Today, Lord Dennis Stevenson and Paul Farmer, CEO of Mind, published their independent review, Thriving at Work, into how employers can better support all individuals currently in employment, including those with mental ill health or poor well-being, to thrive at work. This work was commissioned by the Prime Minister in January.
This is an important review and its implementation could provide significant benefits both to employee health and the economy. The key recommendation is that all employers, regardless of size or industry, should adopt six ‘mental health core standards’ that lay the basic foundations for an approach to workplace mental health. The review also recommends that large employers and the public sector go even further. Acknowledging our role as the third largest employer in the public sector, Thriving at Work makes specific recommendations for the Civil Service.
The mental health and wellbeing of all civil servants is a key priority for me and the Civil Service and the review acknowledges the progress we have already made on the Disability and Health and Wellbeing strategic priorities, superbly led by Philip Rutnam and Jonathan Jones, our respective Champions. However, the findings of the review mean that we can now benchmark our performance and identify those areas where we can go further.
We’ve already made a good start on raising awareness about and supporting the mental health of civil servants. Mental Health First Aiders are in place across the Civil Service, equipped with guidance on how best to support the mental health of other civil servants. This includes learning frameworks, examples of best practice and cross-government workshops. We’ve also launched a ‘talking about mental health’ role-model campaign for the Civil Service to encourage an open dialogue to reduce the stigma often associated with mental ill health. Posters around government buildings feature civil servants from across departments who volunteered to share candidly their own mental health stories.
We will also ensure appropriate adjustments are provided to our staff and that both visible and non-visible disabilities, such as mental health, are treated equally. With this in place, we will enhance the Workplace Adjustment Passport, which records agreed workplace adjustments to help employees move jobs within the Civil Service. Our Government Chief People Officer, Rupert McNeil, has shared stories of Ian, Lisa, Lynsey, and his own about how the Workplace Adjustment Passport has helped them. Additionally, we’re developing a Wellbeing Confident Leaders Programme to equip leaders to manage their own wellbeing, that of their teams and their organisation overall, to embed culture change in strategic and organisational decision-making.
The Civil Service is committed to being a leading employer on mental health support, which is why we have already accepted the recommendations of today’s review that apply to us. Providing effective mental health support is a critical part of meeting our ambition to be the UK’s most inclusive employer by 2020, as set out in the Civil Service Diversity & Inclusion Strategy we published earlier this month.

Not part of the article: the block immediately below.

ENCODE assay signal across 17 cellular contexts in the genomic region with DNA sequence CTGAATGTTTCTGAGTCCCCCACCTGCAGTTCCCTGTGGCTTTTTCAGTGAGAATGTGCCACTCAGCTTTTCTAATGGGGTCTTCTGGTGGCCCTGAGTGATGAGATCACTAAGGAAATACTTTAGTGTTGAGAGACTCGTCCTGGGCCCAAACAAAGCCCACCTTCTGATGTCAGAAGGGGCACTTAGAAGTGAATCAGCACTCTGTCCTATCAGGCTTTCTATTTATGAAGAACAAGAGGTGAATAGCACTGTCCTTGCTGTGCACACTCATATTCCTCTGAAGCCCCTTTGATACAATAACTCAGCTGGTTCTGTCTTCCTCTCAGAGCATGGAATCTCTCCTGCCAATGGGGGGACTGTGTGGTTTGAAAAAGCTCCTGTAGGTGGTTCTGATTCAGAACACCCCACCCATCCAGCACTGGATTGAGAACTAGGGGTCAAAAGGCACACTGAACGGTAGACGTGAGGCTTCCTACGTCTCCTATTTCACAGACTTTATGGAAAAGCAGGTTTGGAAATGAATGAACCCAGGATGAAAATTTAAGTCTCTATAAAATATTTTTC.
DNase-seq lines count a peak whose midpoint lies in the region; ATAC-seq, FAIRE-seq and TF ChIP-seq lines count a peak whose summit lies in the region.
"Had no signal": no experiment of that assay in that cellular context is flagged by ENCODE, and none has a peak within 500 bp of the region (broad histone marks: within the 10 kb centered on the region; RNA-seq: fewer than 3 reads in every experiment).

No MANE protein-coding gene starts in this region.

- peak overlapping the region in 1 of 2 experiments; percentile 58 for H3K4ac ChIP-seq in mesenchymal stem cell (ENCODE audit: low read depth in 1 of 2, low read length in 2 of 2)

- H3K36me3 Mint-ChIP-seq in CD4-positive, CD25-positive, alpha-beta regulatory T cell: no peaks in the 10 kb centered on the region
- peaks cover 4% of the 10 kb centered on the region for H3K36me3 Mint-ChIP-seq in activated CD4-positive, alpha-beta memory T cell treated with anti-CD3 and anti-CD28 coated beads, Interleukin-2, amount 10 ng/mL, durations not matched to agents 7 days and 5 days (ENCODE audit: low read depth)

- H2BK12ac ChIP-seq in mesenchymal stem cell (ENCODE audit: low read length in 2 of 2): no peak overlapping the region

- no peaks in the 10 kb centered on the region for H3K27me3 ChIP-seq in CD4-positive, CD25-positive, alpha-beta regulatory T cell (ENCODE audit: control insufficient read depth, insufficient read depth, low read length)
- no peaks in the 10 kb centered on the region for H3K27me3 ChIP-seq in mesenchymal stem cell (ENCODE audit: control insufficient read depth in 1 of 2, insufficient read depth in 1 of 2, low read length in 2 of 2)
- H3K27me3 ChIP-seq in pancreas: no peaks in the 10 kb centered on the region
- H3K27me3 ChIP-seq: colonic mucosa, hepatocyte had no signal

Departments will therefore benchmark themselves to see how their support for employees currently measures up to the recommendations set out in the review. This will help departments to identify areas where they are performing well and those areas where they need to take additional action.
In the meantime, the Civil Service is making progress in relation to the following review recommendations:
- Additional support for individuals at higher risk of stress or trauma
The breadth of job roles in the Civil Service is wide ranging and we recognise that some roles may be at higher risk of stress and trauma due to the nature of the work involved. Departments already provide additional support packages to anyone working in these roles, but they will be looking to see what more they can do as well as sharing best practice to create a framework that can be used across the Civil Service.
- Review and enhance mental health training
Early next year we will launch a Mental Health and Wellbeing Confident leadership programme. If we are to achieve the cultural change needed, it’s vital that leaders role model behaviours that reflect awareness of their own mental wellbeing, and that of their teams. Civil Service HR will also review and enhance the wider suite of mental health training and work with departments to ensure employees receive training appropriate to their roles.
We’ll be updating on these actions in the months ahead. In the meantime, I encourage all civil servants to join the debate on mental health support that has been raised by the review. Through openness we can break the stigma that surrounds mental ill health and create a culture in which everyone feels able to talk and to access the support they need.
Follow Sir Jeremy on Twitter: @HeadUKCivServ.